Cimavax, though, directs the immune system’s defenses to target a protein that our own bodies produce called epidermal growth factor, which cancer cells attract and use to multiply. Blocking epidermal growth factor from reaching the cancerous cells won’t kill the cancer, but could stop it from growing and spreading. (It’s important to point out that Cimavax isn’t a preventative treatment—you can’t take a shot of it and continue smoking without fear of lung cancer.)

Wow! Cimavax could potentially slow or stop growth in other types of cancers as well. Now that it will have proper funding and clinical trials, this could be a very promising development in the fight against cancer.

We have to stipulate right off that your own words of comfort and friendship somehow wouldn't suffice. Blank cards--notepaper--looseleaf--all do exist after all, and you could write your own message.
But for the purposes of discussion tonight, let's say that you're on the receiving end of a card from someone who cares about you, cares enough to send a card at any rate. What would you like it to say?
Perhaps you're already familiar with what I consider the classic cancer card, the one that starts out, "What Cancer Cannot Do." Purportedly, cancer cannot ruin friendships, undermine faith, corrode hope. (Language altered somewhat.) Well--I'm not entirely sure about that, because I've certainly seen evidence to the contrary.
Or, there's the simple but direct statement, "Fuck cancer." Well, yes, but that only gets you so far. Then what do you do the morning after?
There's a new approach making the news these past few days, a line of "empathy cards" that's received a fair amount of play in outlets like Cure Magazine, Salon, and the like. Designer Emily McDowell writes that

The most difficult part of my illness wasn’t losing my hair, or being erroneously called ‘sir’ by Starbucks baristas, or sickness from chemo. It was the loneliness and isolation I felt when many of my close friends and family members disappeared because they didn’t know what to say, or said the absolute wrong thing without realizing it.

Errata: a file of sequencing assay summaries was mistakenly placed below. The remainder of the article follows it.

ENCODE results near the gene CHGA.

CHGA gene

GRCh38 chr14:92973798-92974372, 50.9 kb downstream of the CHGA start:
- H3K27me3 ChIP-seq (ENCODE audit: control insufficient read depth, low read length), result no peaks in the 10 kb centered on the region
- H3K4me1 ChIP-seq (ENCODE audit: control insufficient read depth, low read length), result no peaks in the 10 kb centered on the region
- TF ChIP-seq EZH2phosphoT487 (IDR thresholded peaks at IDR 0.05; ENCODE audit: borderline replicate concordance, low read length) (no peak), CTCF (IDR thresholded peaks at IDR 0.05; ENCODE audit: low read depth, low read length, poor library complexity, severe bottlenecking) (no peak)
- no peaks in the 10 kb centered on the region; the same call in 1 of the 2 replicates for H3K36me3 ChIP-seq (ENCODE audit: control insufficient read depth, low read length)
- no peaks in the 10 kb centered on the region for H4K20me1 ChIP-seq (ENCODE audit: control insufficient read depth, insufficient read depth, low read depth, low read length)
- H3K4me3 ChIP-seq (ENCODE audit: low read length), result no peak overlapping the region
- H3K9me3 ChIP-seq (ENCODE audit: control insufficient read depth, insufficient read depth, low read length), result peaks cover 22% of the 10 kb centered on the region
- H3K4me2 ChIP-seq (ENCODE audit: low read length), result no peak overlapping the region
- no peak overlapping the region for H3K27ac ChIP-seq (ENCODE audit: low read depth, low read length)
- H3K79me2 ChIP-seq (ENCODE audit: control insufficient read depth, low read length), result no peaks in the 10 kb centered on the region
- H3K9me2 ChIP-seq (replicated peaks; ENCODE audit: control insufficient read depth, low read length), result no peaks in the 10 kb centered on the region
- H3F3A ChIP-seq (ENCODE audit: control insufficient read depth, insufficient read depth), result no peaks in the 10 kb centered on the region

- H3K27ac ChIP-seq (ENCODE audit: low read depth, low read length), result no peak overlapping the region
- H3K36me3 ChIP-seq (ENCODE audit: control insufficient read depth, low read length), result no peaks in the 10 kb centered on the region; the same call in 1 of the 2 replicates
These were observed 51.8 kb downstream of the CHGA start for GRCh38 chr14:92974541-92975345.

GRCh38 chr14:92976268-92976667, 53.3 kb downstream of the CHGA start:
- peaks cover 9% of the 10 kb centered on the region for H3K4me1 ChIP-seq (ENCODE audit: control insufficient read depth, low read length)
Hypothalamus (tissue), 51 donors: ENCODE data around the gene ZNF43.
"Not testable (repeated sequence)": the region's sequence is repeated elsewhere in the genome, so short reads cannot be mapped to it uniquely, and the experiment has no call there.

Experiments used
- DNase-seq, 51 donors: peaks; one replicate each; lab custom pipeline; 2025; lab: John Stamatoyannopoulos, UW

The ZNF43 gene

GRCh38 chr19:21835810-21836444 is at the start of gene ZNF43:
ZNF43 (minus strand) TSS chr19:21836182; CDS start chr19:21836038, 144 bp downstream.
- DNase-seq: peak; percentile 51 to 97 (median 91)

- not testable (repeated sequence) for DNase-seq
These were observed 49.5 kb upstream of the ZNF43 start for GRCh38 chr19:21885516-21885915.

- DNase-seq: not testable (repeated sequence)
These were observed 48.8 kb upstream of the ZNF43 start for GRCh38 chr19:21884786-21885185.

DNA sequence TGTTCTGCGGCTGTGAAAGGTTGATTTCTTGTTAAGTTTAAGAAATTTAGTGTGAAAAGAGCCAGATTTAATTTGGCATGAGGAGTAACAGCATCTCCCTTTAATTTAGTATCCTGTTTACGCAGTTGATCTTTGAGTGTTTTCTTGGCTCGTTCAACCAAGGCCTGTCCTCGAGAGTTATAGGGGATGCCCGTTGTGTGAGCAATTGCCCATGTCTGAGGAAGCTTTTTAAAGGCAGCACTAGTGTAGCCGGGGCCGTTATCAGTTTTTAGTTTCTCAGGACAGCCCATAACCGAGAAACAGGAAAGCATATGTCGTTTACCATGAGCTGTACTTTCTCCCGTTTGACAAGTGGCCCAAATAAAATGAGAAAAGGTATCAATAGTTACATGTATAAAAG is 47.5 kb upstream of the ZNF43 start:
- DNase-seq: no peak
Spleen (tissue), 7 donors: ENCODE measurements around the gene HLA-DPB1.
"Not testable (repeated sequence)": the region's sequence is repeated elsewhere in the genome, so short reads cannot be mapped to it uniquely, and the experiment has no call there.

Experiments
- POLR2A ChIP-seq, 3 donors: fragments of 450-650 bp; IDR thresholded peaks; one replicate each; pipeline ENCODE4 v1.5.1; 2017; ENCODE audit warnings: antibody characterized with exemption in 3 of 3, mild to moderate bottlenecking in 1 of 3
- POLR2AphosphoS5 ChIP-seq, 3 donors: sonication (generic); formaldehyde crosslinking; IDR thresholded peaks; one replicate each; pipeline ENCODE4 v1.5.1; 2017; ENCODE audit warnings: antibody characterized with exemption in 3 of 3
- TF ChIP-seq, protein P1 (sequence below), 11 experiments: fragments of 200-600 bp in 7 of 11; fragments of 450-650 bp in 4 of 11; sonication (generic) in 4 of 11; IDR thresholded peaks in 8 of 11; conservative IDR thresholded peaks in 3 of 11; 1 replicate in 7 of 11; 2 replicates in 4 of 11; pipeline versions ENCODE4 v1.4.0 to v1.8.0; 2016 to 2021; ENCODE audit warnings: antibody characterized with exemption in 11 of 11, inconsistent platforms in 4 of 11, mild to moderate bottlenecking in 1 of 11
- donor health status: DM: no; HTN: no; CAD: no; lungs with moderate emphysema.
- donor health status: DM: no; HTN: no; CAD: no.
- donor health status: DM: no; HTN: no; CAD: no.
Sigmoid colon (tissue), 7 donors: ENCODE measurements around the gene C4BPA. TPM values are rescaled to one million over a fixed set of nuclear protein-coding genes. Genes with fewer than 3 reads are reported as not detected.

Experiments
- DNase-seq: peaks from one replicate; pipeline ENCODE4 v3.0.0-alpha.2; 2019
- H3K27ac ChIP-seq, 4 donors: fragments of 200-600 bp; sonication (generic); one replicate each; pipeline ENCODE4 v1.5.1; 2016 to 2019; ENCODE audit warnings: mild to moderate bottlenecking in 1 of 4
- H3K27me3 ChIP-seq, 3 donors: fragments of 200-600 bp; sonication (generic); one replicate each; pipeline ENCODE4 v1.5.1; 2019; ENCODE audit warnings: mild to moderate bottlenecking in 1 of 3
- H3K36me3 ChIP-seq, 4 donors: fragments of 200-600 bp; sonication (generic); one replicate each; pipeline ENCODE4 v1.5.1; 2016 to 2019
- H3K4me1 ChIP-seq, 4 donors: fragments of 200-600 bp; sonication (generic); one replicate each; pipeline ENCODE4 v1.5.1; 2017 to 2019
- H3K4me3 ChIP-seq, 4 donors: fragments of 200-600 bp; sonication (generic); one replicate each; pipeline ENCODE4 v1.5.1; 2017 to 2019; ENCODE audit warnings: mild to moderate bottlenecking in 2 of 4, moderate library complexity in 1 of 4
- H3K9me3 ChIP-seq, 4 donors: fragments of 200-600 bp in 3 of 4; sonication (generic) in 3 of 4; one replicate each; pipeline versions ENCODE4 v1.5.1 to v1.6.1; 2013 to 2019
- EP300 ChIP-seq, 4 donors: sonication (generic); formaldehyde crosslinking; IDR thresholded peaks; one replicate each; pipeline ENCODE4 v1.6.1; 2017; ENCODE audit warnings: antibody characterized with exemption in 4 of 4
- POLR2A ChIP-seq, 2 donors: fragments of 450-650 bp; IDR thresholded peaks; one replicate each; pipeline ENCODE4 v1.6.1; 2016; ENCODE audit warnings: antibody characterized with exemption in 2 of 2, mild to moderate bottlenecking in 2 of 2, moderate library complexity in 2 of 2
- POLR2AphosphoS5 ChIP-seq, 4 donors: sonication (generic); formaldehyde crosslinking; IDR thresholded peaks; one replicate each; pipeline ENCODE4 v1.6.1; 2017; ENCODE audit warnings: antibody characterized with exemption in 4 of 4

Now, 14 years after her diagnosis of Stage 3 Hodgkin's lymphoma, and 2 years after starting her own greeting card line, McDowell feels ready to share her ideas, in the hope that they will resonate with potential customers--and their intended recipients.
I have to say that they are pretty good, and far more appealing than the syrupy sweet cards that seem to be commonplace. My particular favorite is this one: "I promise never to refer to your illness as a "journey." Unless someone takes you on a cruise."
(I'm not posting this information to promote her site or her business, so that last line I'll leave to you to find--which of course you can do easily by following one or more of the links I've already included.)
So my questions for you tonight are these:
What kind of message would you most want to read, on a card or otherwise?
What kind of message would you be interested in sending, now that you've had a more personal experience with cancer?
What larger lessons, if any, do you think could be drawn about the whole cultural dialogue related to cancer and serious illness?
If you've got another question to throw out there, please be my guest. Or any other topic, because as always this diary is also an Open Thread.
PS--Don't forget to vote in the poll for a MNCC Book Club option! Nominations still open, too.
Monday Night Cancer Club is a Daily Kos group focused on dealing with cancer, primarily for cancer survivors and caregivers, though clinicians, researchers, and others with a special interest are also welcome. Volunteer diarists post Monday evenings between 7:30-8:30 PM ET on topics related to living with cancer, which is very broadly defined to include physical, spiritual, emotional and cognitive aspects. Mindful of the controversies endemic to cancer prevention and treatment, we ask that both diarists and commenters keep an open mind regarding strategies for surviving cancer, whether based in traditional, Eastern, Western, allopathic or other medical practices. This is a club no one wants to join, in truth, and compassion will help us make it through the challenge together.

Which one of these books would you most like to read as our first for an MNCC book club?

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There are worse conditions than cancer. I'll leave it up to each of you to fill in the blank with your own nominations, since what "worse" means is undoubtedly idiosyncratic. Recently, most diagnoses of cancer do not carry automatic death sentences, and most people with cancer don't find themselves stigmatized or ostracized because of their diagnosis.

In other words, things may be better for many people newly diagnosed with cancer here, in the U.S., in the early 21st century, than they were 100 years ago. But there again, I refrain from absolutes, because we can all appreciate that for too many people still, a cancer diagnosis might as well be a terminal one--if lack of medical insurance means no way to get care, of if other circumstances interfere with getting culturally sensitive and appropriate care. We are far from living in a society that supports all of us equally.